Below is a list of common security terms and their definitions to help you better understand how to protect yourself and your accounts against fraud:
Software that automatically displays or downloads advertising material when a user is online. Adware is often confused with spyware and malware, which have potentially malicious effects. Adware can be a conduit to malware or spyware.
Software that detects, repairs, cleans or removes virus-infected files. Some also detect and remove spyware, malware, Trojan Horses and other malicious software from your computer. Usually included with most computer systems and must be regularly updated to be effective.
A commercial banking security function that requires high-risk transactions such as automated clearing house transactions or wire transfers to be submitted to the bank for processing by two separate users. Dual control makes it harder for criminals to use key stroke tracking programs to intercept your user name and password and gain access to your account.
A software or hardware device that limits access to a website, network or computer. Personal firewalls for home or business use are inexpensive and can limit unauthorized access to your home or work computer.
Computer program that logs each keystroke a user types and saves this data into a file or transfers it via the Internet to a predetermined remote host. It also can capture screenshots of user activity, passwords or record online chat conversations. Often downloaded inadvertently by users clicking on links in fraudulent emails, keyloggers pose the most dangerous threat to user privacy.
Malware (or malicious software)
Software that is intentionally introduced into a computer system to cause harm or loss to the computer system or its data, or be used as a platform to attack other computers. Malware can be unintentionally installed by clicking a button on a pop-up window or visiting a malicious website. Malware can change system parameters, install additional harmful software and may be difficult for you to remove from your system.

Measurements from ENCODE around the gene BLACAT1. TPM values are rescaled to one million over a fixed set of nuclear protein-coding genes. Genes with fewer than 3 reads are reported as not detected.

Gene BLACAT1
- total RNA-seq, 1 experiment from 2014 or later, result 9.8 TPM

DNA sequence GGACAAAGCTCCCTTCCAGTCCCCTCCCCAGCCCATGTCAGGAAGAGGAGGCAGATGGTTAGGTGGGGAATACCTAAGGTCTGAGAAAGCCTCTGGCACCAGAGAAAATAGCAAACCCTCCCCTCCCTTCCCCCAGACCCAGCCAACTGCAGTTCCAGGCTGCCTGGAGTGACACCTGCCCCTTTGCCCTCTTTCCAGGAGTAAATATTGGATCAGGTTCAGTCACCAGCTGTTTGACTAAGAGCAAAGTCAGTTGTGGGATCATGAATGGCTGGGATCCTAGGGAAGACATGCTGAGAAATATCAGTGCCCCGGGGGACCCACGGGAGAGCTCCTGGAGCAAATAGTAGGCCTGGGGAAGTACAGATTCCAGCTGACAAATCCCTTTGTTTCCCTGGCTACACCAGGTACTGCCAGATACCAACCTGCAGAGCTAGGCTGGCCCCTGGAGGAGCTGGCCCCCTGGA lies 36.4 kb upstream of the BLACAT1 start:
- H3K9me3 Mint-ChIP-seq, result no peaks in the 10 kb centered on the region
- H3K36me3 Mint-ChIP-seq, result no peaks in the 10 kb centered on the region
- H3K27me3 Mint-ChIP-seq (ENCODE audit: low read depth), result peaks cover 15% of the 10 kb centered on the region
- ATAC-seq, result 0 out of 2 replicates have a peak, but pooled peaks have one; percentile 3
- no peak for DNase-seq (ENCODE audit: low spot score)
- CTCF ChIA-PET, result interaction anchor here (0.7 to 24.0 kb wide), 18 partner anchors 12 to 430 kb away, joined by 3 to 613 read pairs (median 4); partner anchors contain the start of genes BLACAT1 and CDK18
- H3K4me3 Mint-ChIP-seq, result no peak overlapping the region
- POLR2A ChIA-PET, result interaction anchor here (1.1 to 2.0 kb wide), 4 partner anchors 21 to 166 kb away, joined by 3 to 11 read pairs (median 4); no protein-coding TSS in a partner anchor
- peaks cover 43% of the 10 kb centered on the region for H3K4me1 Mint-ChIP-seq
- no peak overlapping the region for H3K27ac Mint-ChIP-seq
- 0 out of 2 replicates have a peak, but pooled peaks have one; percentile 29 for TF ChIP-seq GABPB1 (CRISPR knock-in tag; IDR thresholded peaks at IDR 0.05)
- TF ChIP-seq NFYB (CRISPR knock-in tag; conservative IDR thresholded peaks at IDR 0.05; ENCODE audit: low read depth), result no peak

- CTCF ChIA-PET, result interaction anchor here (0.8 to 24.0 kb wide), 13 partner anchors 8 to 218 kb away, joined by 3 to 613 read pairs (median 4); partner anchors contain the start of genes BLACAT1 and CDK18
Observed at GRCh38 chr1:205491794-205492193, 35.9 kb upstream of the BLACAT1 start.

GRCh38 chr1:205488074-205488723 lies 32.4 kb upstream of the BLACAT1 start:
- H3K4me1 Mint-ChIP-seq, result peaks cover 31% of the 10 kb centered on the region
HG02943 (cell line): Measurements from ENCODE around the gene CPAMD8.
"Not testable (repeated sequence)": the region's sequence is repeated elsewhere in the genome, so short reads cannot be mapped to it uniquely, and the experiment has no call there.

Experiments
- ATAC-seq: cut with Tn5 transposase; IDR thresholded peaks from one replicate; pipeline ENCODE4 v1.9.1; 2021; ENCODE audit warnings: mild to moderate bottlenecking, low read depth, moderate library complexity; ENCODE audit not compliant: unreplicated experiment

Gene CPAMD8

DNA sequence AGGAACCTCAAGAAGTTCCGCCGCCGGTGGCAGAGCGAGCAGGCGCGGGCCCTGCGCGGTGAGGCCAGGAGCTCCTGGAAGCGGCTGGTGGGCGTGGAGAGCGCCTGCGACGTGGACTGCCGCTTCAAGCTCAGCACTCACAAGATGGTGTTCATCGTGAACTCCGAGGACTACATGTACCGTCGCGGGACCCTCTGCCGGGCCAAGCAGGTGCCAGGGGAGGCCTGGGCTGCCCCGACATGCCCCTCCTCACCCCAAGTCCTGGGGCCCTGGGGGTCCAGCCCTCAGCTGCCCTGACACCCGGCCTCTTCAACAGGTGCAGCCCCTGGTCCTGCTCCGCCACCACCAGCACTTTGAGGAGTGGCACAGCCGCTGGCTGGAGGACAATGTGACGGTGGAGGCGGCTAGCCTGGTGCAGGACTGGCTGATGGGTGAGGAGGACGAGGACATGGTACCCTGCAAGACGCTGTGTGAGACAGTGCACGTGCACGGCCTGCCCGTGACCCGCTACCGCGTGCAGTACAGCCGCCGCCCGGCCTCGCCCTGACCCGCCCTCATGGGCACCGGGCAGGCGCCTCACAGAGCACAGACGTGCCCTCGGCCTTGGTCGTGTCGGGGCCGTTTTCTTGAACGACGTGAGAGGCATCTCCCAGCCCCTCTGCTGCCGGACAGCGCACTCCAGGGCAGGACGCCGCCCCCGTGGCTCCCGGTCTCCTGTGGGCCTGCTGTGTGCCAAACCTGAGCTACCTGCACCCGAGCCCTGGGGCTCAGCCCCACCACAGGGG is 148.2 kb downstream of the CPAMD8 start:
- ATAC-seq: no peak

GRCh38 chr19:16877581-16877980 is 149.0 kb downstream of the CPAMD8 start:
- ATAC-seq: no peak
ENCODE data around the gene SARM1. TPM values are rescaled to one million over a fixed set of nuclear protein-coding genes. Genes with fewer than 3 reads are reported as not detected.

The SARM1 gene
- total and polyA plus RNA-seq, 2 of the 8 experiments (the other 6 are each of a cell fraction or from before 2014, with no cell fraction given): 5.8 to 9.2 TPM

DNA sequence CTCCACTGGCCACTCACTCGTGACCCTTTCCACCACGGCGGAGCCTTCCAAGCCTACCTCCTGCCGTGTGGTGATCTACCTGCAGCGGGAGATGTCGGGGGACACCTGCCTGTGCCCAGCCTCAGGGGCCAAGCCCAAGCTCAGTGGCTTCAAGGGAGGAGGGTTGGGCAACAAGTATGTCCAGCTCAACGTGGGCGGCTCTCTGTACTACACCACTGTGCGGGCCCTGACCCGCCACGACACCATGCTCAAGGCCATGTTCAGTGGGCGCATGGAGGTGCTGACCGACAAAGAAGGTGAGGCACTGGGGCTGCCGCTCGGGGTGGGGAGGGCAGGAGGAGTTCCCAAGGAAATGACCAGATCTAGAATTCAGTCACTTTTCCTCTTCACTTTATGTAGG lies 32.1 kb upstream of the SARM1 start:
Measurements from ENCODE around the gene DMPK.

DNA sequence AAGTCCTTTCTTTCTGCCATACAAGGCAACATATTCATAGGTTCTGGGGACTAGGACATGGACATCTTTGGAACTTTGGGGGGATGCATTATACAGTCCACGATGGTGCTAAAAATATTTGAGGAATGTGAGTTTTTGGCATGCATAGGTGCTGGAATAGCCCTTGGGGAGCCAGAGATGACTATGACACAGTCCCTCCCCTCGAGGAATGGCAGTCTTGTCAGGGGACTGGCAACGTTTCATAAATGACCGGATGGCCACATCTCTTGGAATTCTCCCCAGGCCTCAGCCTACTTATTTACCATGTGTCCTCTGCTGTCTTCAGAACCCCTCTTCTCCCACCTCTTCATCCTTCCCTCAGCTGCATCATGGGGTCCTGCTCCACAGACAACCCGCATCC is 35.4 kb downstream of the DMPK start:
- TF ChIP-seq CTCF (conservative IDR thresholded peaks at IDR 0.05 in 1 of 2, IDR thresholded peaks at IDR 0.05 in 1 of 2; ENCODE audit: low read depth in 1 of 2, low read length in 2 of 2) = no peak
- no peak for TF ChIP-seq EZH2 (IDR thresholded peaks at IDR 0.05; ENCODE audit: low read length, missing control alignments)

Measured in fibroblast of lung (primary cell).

An update to computer software or a web browser that may fix bugs, add new features or close security holes. Most software vendors release browser or operating system security patches regularly, so periodic maintenance is required to ensure sound system security.
A variation of phishing in which malicious code is installed on a personal computer or server, misdirecting users to fraudulent websites without their knowledge or consent with the goal of capturing confidential information.
Phishing (or spoofing)
A type of scam with the intent of capturing personal information; usually a legitimate-looking email asking the user to click a link to a legitimate-looking web page or call an 800 number, where the user is asked to provide confidential information.
The practice of peering at somebody's PIN or password to gain illegal access to their personal information.
Tricking someone into revealing information that's useful to attackers, such as a password, via email, telephone or face-to-face. Social engineers are merely con artists who use their powers of persuasion to get victims to act against their own better judgment.
Unsolicited email, often commercial in nature, sent indiscriminately to multiple mailing lists, individuals or newsgroups. The Can-Spam Act of 2003 requires spam messages to be labeled and requires an opt-out process. Spam is usually blocked by anti-spam software, which must be regularly updated to be effective.
Software that is generally used to monitor use of the computer in some way without the user’s knowledge or consent. Spyware can potentially record keystrokes, browser history, passwords and other confidential and private information and report these back to a third party using the Internet. Spyware can also deliver spam or advertising without your notice and consent. Certain antivirus programs can detect and remove spyware.
Malicious programs hidden in game, video, music or other legitimate-looking files that are downloaded. Many antivirus programs will detect and remove Trojan Horse programs, but must be regularly updated to be effective.
Vishing or “Voice Phishing”
Uses email and telephone or an automated answering service to trick you into providing personal information.
Programs with the ability to replicate themselves and spread from computer to computer via email or the Internet, often shutting down entire networks. Similar to computer viruses.
Zero Day Virus
A previously unknown computer virus or other malware for which specific antivirus software signatures are not yet available.
Return to the Security Center for additional resources.